I determined I might be overdoing caffeine after talking with Trevor Kashey, a registered dietitian nutritionist who owns his own practice and holds a Ph.D. in biochemistry. He has his new clients—who range from average janes to Olympians—go caffeine-free for two weeks as part of a larger approach to suss out foods that might be causing indigestion, sleep issues, bloating, or sluggishness. Coffee is a well-known gastrointestinal irritant, Kashey and Sweeney both point out.
Caffeine also blocks the action of adenosine, a chemical that occurs naturally in the brain and clues the body in to fatigue. Meanwhile, it increases the release of cortisol, a hormone that exacerbates the stress response and can interrupt normal patterns of wakefulness and sleep, Sweeney says. Taking caffeine out of the equation means sleep naturally improves.
Plenty of research has shown that ample sleep makes for a happier, healthier mind and body. According to Kashey, those advantages could outweigh any benefits you’d see from caffeine. Winter explains that better sleep often leads to better eating habits, which was likely why I dropped a few pounds in those early weeks. A 2013 study published by the American College of Chest Physicians found that sleep-deprived people ate nearly 600 more calories a day than people who got in a full night’s worth. When you’re tired, the hunger-inducing hormone ghrelin goes up, while the fullness-signaling hormone leptin goes down, Winter says. If you're eliminating caffeine from sweet coffee drinks or energy drinks, the benefits can be twofold, since you’re cutting a lot of sugar.
Both Kashey and Sweeney also frequently hear from clients who say they feel less anxious after cutting their coffee intake. Caffeine has been implicated in anxiety in various strong studies dating back to the late eighties, Sweeney says. The DSM-5, basically the bible for mental-health professionals, officially recognizes caffeine-induced anxiety disorder.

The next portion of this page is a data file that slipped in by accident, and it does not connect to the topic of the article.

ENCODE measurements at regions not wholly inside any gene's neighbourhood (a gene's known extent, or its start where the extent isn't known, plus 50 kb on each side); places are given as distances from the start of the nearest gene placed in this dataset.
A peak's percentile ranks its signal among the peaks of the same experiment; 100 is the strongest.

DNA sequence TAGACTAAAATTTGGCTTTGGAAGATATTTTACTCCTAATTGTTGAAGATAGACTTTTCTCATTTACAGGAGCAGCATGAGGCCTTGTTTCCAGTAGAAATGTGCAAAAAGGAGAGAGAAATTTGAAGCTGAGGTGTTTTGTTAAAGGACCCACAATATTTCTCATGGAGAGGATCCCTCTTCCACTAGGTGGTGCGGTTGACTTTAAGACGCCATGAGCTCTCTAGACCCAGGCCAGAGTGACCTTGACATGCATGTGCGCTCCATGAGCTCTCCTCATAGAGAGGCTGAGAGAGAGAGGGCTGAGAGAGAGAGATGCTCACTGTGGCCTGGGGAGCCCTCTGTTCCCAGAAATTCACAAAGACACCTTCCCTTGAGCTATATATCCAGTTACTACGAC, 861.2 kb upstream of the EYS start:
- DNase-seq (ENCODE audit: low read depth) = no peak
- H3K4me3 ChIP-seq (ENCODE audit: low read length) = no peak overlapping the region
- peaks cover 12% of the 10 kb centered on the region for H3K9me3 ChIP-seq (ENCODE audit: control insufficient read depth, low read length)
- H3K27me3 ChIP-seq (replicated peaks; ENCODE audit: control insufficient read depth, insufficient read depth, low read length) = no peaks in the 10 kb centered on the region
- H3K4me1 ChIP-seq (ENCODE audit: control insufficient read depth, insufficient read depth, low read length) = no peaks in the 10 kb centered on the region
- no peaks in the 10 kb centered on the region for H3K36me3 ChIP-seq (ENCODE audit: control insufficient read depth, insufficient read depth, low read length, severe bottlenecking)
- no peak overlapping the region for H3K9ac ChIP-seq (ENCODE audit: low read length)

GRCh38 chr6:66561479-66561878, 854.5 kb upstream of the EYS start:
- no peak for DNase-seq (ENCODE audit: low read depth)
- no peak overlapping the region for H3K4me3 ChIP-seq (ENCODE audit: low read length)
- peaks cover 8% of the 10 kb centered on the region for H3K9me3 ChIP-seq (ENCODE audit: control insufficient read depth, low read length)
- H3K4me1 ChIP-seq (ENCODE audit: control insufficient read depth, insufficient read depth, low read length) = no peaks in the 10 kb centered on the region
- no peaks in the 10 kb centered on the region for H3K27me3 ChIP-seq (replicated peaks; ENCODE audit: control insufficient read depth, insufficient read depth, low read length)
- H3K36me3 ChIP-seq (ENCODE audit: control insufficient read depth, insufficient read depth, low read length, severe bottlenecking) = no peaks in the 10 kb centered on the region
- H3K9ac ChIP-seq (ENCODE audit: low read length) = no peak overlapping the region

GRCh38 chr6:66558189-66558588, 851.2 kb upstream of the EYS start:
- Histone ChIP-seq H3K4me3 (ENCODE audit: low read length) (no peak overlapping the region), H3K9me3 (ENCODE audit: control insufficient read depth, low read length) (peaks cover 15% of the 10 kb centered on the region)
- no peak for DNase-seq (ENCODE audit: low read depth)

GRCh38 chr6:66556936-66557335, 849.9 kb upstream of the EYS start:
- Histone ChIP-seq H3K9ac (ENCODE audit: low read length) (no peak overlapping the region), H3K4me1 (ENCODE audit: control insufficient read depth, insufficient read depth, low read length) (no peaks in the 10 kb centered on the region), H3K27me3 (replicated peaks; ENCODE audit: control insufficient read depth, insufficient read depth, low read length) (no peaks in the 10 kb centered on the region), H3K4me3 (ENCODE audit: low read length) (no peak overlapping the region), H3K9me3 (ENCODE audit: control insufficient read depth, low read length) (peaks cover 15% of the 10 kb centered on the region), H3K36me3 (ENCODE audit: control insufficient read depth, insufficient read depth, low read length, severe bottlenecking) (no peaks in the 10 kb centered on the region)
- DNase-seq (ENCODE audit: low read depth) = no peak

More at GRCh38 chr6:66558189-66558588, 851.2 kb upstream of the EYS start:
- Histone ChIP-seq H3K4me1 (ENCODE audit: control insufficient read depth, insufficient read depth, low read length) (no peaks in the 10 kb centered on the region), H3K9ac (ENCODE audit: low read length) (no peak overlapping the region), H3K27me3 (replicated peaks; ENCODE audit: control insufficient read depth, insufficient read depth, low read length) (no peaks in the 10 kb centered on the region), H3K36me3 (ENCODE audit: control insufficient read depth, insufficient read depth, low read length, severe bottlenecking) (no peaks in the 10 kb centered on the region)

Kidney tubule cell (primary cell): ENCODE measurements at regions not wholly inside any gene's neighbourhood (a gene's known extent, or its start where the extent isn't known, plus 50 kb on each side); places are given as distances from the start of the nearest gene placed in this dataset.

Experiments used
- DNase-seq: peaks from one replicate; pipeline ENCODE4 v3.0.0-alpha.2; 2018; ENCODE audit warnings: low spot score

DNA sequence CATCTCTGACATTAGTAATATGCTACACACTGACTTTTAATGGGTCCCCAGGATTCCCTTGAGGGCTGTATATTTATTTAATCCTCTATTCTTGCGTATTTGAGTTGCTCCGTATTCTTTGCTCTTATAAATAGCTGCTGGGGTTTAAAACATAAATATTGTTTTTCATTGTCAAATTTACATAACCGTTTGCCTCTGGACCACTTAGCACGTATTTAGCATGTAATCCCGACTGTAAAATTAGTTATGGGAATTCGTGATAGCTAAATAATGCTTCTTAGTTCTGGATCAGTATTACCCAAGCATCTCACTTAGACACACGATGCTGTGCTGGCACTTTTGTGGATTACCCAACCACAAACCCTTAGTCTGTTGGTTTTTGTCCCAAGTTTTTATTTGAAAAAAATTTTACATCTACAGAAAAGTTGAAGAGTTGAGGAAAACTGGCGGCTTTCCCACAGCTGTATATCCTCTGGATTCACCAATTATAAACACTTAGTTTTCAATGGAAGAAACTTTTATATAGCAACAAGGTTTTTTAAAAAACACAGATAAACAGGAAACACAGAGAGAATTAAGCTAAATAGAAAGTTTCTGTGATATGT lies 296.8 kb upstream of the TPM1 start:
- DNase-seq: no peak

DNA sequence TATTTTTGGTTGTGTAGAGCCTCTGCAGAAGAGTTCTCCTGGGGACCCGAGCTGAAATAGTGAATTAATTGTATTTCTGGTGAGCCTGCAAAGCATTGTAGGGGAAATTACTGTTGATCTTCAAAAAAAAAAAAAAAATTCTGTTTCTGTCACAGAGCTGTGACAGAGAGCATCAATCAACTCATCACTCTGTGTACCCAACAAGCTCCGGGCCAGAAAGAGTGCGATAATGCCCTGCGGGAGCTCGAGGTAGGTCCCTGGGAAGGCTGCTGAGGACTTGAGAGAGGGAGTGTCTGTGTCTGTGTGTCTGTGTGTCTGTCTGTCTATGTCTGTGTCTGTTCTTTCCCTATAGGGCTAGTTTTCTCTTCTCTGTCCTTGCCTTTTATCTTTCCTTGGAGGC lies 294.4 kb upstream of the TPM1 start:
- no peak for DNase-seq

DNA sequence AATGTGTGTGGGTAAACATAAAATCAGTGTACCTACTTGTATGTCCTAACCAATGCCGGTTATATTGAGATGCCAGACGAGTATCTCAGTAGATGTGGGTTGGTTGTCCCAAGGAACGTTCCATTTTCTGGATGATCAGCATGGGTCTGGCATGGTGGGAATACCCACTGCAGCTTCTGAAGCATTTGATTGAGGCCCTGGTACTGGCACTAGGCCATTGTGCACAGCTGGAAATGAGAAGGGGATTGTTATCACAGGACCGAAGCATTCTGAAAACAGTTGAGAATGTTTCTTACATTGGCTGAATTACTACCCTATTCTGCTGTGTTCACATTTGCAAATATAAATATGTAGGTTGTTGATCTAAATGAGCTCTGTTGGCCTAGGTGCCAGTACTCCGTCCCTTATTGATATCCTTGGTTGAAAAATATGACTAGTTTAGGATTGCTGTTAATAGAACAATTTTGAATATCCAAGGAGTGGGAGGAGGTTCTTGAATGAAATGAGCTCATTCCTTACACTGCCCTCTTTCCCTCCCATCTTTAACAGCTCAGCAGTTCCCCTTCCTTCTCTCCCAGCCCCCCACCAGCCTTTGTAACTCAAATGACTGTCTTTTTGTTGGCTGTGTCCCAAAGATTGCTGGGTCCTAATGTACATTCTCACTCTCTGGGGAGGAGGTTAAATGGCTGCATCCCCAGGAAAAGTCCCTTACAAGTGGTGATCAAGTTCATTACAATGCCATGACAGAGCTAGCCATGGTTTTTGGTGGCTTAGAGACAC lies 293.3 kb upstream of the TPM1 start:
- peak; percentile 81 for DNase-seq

How to Give It Up
Kashey has a litmus test to determine if a client is due for a breakup with caffeine. “Ask someone to remove caffeine, and watch the look on their face,” he says. Keep an eye out for a flash of existential dread. Winter echoes the suggestion, explaining that your reaction to the idea of going caffeine-free should offer insight into whether you’re overdoing it. Sweeney relies on well-known signs of withdrawal, like headaches, fatigue, and irritability, to clue clients into their own dependence and decide whether it’s time for a detox.
The good news: quitting doesn’t have to be hell. Sweeney suggests gradually weaning yourself off caffeine. Just start mixing decaf into your caffeinated coffee. “If you’re a particularly heavy user, it may take several weeks to gradually reduce your caffeine consumption,” she says. Drinking plenty of water and herbal tea can ease the transition as well.
Winter described my method—cold turkey—as “unnecessary suffering.” But it felt a lot more practical to me. (Kashey agreed: “Take a shitty weekend with herbal tea and some aspirin,” he says.) I’m glad I ripped off the Band-Aid and didn’t have to do any caffeine-mixing math. Plus, I got to see the results of a caffeine-free diet much more quickly.